Saturday, April 19, 2014

Mars, Moon, Spica Conjunction July 5, 2014

On July 5, 2014, the night of my sister's birthday, and my friend Ryan's wedding, the Moon will be within half a degree of the planet Mars, and the pair will both be about 3 degrees from the 15th brightest star Spica. It should be a bright and interesting summer night conjunction!

The position you see here is based on my location in Indiana. In South America the moon will actually move in front of Mars. This is known as an occultation, e.g. the moon will "occult" Mars.

Every time I poke around in Stellarium I find new and interesting events. I suppose I could have just looked at the 101 Astronomical Events for 2014, but stumbling upon conjunctions is fun too.

July 5 2014 mars moon spica conjunction
Screen capture from Stellarium software

Ceres and Vesta Super Close Conjunction Flyby July 2014

In July 2014, the 2nd largest asteroid Vesta will buzz past the 1st largest asteroid (dwarf planet) Ceres in a super close conjunction flyby. Check out these animated star chart diagrams that show the position of Ceres and Vesta during the conjunction. How close will they be? From our perspective about 2' or 3' (arcminutes) separation on the night of July 13. Don't miss the chance to observe and photograph this extreme asteroid mashup in Virgo. 

Both objects should be visible in binoculars, with a small telescope, or with a nice zoom lens and DSLR camera. Vesta will be brighter at +6.4 and Ceres dimmer at +7.7 magnitude. 

Here is an animation I made using screenshots from Stellarium to show the position of Vesta relative to Ceres over a period of 38 days.

animation star chart for ceres vesta conjunction
Vesta and Ceres July 2014 Conjunction - Animation of 38 screenshots from Stellarium

animation star chart for ceres vesta conjunction
Vesta and Ceres July 2014 Conjunction - Animation of 38 screenshots from Stellarium
To locate the pair of asteroids, look to Virgo and use the conveniently positioned Mars and Spica as pointers! How handy is that!

spica and mars point to ceres and vesta
Spica and Mars point to Ceres and Vesta

Jupiter at Prime Focus with Canon T5i on Meade 285

I wish I could show you what I saw with my eye (said every photographer ever). I observed Jupiter through my Meade 285 refractor (60mm, 2.4") last night. I was able to visually make out two red stripes on the face of a pale yellow orange dot. At something like 35 arcseconds in diameter, this might not be the ideal time to observe Jupiter - but it's still larger than Mars at only 15 arcseconds in diameter.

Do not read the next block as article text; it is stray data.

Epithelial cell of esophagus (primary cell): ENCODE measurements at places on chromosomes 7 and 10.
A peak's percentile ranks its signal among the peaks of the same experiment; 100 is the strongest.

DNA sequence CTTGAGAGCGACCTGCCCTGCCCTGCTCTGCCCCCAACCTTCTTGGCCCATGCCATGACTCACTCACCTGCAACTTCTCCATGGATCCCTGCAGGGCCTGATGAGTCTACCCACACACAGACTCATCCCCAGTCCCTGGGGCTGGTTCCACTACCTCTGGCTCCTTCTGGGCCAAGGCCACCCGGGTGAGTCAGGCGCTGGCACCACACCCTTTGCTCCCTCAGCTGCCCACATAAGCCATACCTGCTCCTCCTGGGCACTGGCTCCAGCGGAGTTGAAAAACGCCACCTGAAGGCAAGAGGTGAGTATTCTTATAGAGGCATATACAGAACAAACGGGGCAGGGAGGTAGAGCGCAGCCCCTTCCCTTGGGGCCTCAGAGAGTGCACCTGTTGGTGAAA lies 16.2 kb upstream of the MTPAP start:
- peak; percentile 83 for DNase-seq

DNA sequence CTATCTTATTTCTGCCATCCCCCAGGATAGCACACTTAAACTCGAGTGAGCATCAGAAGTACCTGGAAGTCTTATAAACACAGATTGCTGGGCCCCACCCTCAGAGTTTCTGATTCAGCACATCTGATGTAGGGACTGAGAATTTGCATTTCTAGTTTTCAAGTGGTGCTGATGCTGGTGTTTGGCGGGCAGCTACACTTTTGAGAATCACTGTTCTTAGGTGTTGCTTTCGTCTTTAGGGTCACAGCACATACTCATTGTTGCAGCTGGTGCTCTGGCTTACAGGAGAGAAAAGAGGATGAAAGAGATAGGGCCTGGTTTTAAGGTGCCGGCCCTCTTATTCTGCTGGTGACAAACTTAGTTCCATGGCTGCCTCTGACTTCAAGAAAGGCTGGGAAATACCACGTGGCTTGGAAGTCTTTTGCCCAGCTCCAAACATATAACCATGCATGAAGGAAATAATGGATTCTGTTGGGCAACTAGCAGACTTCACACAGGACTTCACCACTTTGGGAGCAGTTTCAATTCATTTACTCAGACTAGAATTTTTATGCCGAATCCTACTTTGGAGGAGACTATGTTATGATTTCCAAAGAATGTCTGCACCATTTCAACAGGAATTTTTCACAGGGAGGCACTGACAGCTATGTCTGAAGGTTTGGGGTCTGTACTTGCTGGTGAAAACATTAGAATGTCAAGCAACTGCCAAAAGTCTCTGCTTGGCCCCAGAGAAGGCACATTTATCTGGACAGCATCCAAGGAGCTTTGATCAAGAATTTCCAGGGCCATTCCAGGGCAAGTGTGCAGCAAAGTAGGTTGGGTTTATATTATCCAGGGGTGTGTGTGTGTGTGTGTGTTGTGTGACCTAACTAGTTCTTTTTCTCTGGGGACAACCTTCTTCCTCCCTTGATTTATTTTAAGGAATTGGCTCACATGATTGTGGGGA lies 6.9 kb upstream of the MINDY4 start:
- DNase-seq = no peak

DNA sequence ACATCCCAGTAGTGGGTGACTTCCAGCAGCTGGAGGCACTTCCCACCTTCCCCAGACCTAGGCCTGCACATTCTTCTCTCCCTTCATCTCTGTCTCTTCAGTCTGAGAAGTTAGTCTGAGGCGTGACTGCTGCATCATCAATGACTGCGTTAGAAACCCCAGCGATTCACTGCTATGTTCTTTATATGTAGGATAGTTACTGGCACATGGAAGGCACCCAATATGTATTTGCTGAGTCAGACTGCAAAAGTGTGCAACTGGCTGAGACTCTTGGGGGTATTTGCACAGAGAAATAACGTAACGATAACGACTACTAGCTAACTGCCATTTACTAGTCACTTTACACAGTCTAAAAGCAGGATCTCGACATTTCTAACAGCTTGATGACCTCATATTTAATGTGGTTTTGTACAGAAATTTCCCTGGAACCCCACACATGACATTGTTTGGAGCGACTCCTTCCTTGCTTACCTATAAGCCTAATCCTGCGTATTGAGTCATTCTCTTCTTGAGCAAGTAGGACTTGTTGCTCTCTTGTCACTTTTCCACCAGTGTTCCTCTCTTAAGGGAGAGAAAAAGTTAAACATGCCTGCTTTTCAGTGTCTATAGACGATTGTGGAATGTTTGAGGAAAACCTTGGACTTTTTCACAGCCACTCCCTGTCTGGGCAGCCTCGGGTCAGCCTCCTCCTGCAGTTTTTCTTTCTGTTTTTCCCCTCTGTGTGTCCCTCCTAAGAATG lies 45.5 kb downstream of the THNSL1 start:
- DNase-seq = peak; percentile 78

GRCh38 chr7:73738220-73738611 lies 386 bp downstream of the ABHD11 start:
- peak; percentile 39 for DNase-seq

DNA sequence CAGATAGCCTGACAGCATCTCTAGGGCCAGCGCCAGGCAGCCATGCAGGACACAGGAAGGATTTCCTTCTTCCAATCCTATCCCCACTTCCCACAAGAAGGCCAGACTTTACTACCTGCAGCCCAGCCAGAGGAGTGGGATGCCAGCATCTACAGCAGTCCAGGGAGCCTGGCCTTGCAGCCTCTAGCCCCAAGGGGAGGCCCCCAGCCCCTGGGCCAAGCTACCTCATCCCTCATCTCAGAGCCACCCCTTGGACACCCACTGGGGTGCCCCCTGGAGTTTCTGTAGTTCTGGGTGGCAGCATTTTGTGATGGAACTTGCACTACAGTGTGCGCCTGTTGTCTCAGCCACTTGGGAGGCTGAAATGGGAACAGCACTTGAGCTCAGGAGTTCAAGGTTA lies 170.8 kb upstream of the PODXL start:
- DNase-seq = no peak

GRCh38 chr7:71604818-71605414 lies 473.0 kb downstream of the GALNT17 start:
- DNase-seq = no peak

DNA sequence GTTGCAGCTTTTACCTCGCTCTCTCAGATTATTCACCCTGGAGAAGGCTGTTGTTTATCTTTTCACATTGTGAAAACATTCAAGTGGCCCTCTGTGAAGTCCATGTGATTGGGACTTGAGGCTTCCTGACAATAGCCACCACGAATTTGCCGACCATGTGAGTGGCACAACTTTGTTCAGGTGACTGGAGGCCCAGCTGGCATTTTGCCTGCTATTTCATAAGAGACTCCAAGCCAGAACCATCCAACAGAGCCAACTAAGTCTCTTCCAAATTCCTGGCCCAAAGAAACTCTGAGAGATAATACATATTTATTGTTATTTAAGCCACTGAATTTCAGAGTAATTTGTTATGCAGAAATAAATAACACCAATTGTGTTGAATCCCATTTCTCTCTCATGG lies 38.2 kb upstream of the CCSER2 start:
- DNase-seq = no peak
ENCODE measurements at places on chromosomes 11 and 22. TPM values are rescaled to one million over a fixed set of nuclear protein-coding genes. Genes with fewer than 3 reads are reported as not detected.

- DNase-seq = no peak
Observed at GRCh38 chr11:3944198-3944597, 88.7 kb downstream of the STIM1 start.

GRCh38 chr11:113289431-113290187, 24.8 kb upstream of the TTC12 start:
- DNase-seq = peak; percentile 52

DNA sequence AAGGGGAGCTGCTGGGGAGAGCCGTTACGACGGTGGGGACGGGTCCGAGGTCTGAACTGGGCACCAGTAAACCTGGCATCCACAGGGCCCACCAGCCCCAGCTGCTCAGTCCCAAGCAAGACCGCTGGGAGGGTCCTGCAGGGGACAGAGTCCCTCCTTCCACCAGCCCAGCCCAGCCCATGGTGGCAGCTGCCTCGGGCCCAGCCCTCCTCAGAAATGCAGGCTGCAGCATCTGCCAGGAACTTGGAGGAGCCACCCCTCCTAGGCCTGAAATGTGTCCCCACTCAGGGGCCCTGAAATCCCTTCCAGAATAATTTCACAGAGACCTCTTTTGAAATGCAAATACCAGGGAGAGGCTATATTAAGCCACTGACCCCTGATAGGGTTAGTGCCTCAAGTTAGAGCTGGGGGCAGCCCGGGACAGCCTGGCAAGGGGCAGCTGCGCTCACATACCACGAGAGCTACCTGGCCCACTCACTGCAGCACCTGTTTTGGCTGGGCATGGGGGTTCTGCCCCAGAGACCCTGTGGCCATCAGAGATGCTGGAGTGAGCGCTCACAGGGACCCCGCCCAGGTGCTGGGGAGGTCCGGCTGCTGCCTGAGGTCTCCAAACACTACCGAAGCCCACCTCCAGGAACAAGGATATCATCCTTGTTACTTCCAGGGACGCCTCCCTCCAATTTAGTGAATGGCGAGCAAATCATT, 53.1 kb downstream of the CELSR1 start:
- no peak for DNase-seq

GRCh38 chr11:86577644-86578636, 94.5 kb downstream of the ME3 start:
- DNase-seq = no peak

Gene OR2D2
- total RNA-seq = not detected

Because my camera takes 1080p video, the single frames are actually much higher resolution. I was able to see a faint dark cloud band in a single frame (not as good as with my eye through the eyepiece). My 6mm eyepiece focuses the light further away from the eyepiece, which is great for people who wear glasses so they don't have to press their glasses up against the eyepiece. However, this makes it harder to hold an iPhone over the eyepiece because you have to hover in mid-air rather than resting the phone on the eyepiece.

DSLR attached to refractor telescope
Canon T5i attached to my small telescope with T-ring and .965" to T-thread adapter

DSLR attached to telescope
Looking at Jupiter down the barrel

Jupiter single frame
Single frame (not stacked from video), one dark cloud band visible

astronomy fuzzy blob
Stacked from 1080p video at prime focus (just a blob)

Jupiter and moons from DSLR
Single frame at ISO 6400 compared to Stellarium screenshot

Friday, April 18, 2014

Goodbye April Snow, Meade 285 Refractor Ready for the Weekend

This ol' workhorse is the only telescope I've got, and I'm putting it to work this weekend. We should have two days of clear skies (jinx), and no snow. No snow!!! It snowed the day of the recent lunar eclipse here in Indiana.What a bummer!

meade 285
Meade 285

april snow in indiana
Snow in Indiana the morning of April 15, 2014

Testing NightCap Pro for iPhone with In-App Star Trails

iphone star trails with nightcap
Single exposure with NightCap Pro app for iPhone, stars, Jupiter, plenty of air traffic, and light pollution
NightCap Pro, an upgrade to the popular NightCap low light iPhone camera app, was released on Thursday. This app includes several of the features that already set the original NightCap apart from other low light camera apps - such as the option to choose file formats (JPEG, HQ JPEG, and TIFF), the ability to automatically take infinite back-to-back photos of various exposure durations, and an ISO boost maxing out the iPhone at ISO 3200 (more ISO firepower than I had in my DSLR until this past Christmas).

More info and tips available at or in the App Store. It's so nice to know that someone else out there is thinking about astronomy and astrophotography with an iPhone. In fact, Chris from Interealtime Software emailed me and showed me a great star trail photo he took with the NightCap Pro app.

The only down side is the lack of volume shutter release, but Chris says that feature is coming down the road. For now, a simple timer does the trick. Get a steady tripod and some dark skies, and you'll be surprised what you can make with your iPhone! Move away from the city to avoid that green glow (grrrrr), and if you take star photos with your iPhone I wanna see them! Share your blog links in the comments (no spam please).

nightcap pro featuresnightcap pro features
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